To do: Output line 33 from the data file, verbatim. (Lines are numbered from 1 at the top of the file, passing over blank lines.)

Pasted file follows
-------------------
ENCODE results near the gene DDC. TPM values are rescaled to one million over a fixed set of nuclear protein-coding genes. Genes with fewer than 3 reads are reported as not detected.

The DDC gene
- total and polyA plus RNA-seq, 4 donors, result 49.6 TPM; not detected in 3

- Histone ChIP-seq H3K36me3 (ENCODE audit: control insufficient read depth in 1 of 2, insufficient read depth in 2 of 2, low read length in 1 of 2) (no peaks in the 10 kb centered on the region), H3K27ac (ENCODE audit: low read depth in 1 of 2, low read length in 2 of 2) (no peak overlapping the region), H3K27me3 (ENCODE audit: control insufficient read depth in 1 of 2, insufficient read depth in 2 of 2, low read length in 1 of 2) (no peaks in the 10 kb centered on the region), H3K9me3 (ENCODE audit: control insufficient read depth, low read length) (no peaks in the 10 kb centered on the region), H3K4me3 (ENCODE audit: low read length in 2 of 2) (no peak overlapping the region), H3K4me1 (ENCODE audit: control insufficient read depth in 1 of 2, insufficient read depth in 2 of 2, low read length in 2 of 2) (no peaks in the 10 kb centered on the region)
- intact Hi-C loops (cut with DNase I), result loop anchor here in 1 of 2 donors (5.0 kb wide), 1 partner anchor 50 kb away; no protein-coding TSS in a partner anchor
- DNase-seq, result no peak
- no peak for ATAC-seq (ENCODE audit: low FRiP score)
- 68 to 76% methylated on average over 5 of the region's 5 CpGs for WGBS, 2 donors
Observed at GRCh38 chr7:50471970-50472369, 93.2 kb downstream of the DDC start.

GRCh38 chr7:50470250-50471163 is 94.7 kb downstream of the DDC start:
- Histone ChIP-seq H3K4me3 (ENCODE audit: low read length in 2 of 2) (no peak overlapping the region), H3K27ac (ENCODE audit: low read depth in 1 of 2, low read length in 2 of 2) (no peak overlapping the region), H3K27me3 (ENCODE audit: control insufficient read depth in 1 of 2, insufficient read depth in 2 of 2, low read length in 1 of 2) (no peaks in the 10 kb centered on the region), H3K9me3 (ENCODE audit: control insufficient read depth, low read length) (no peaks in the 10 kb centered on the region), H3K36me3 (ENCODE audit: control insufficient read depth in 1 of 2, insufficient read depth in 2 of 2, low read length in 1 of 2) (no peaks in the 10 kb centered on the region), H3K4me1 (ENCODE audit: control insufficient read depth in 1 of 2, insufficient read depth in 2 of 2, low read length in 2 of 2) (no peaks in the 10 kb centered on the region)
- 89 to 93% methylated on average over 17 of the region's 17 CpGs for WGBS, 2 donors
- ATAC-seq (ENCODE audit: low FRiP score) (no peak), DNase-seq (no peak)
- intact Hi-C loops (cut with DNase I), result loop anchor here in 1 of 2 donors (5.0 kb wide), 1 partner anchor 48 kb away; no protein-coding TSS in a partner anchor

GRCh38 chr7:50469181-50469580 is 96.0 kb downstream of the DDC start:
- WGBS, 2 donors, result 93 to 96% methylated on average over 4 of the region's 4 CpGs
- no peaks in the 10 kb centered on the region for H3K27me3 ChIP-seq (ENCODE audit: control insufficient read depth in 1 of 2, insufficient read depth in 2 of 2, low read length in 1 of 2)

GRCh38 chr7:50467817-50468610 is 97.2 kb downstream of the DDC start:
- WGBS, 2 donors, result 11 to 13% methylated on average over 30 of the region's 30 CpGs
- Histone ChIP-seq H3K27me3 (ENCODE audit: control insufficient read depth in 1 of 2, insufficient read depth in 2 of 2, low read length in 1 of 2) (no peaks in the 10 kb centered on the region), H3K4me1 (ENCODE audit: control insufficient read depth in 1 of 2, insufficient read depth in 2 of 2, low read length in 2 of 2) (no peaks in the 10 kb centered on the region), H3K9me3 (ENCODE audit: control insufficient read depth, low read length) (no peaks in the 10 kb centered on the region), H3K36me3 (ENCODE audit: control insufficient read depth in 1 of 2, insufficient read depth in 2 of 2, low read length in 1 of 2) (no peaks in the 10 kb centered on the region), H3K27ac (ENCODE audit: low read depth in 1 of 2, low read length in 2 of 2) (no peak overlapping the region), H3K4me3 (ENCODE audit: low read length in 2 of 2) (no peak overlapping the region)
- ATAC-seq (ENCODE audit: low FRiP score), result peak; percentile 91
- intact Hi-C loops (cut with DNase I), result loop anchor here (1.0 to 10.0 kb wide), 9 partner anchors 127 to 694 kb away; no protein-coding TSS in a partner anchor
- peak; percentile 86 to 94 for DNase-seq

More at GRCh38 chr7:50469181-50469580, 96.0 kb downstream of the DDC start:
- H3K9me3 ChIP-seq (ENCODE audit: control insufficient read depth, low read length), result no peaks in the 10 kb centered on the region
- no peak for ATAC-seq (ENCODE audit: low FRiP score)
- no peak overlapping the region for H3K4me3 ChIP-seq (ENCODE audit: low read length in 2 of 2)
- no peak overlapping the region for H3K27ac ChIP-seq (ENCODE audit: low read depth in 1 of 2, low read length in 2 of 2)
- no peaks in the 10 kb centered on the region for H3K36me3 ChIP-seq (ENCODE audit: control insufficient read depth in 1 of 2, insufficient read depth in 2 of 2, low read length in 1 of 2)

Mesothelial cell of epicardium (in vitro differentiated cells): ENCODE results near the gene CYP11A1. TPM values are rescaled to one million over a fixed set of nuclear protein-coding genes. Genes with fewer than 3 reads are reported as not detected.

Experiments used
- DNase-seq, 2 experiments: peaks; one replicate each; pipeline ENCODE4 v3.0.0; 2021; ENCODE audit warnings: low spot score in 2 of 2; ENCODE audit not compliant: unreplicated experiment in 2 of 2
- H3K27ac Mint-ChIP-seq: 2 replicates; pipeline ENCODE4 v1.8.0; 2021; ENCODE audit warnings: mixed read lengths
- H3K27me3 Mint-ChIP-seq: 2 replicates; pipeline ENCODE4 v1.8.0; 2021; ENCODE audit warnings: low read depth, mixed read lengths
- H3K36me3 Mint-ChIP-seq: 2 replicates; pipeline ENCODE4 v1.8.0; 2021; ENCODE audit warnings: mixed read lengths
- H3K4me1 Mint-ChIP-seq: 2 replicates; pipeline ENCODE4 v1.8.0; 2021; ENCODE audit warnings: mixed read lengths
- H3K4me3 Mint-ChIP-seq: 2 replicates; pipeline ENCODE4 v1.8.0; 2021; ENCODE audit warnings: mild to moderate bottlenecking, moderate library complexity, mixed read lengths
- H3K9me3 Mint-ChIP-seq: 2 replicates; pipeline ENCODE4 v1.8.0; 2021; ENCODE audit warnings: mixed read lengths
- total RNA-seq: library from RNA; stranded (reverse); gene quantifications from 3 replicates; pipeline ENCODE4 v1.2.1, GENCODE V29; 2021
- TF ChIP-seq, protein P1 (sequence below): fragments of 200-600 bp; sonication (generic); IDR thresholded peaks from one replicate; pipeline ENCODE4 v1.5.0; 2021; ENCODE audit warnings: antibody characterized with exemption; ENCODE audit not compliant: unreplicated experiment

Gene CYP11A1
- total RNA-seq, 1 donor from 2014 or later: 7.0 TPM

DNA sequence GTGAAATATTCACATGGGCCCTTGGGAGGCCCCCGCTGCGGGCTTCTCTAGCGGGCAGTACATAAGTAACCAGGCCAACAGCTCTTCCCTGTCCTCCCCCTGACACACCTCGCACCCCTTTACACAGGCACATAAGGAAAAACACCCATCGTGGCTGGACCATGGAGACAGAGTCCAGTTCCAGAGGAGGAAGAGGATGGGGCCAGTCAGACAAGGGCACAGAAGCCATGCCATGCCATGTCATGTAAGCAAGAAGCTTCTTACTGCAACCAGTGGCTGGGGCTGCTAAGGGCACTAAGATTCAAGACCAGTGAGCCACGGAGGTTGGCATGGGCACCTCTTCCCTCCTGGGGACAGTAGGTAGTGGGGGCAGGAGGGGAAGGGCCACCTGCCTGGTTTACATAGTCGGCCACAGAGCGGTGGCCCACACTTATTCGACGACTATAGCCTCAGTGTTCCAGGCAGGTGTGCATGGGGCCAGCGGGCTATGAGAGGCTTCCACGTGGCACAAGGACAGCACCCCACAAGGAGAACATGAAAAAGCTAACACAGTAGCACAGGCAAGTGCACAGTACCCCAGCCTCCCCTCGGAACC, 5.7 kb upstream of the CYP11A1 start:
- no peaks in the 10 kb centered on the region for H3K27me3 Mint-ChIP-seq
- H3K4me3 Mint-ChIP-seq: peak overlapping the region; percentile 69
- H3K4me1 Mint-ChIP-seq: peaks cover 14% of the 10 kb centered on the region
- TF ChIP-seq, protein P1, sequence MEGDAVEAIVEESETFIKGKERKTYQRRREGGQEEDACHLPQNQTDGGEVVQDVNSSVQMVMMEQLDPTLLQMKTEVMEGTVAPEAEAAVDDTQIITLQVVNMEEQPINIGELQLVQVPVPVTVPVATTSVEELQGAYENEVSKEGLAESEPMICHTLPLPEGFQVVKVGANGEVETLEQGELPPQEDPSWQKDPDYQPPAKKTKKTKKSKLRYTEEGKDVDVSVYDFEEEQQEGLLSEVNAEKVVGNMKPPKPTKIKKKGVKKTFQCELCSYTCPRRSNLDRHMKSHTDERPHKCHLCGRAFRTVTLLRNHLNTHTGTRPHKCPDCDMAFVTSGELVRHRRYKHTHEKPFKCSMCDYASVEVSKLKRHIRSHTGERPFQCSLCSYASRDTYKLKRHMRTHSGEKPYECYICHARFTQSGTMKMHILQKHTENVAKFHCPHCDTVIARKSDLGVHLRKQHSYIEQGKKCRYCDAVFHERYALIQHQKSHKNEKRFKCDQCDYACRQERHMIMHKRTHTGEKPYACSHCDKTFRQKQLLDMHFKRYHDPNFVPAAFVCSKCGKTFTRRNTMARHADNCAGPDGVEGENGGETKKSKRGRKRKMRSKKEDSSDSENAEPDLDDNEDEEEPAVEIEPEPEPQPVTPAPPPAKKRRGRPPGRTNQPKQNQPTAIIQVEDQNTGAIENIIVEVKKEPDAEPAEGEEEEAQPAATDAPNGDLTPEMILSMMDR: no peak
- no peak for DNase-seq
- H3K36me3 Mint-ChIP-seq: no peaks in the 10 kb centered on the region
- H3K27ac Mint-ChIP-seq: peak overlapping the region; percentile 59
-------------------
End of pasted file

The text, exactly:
- H3K27ac Mint-ChIP-seq: 2 replicates; pipeline ENCODE4 v1.8.0; 2021; ENCODE audit warnings: mixed read lengths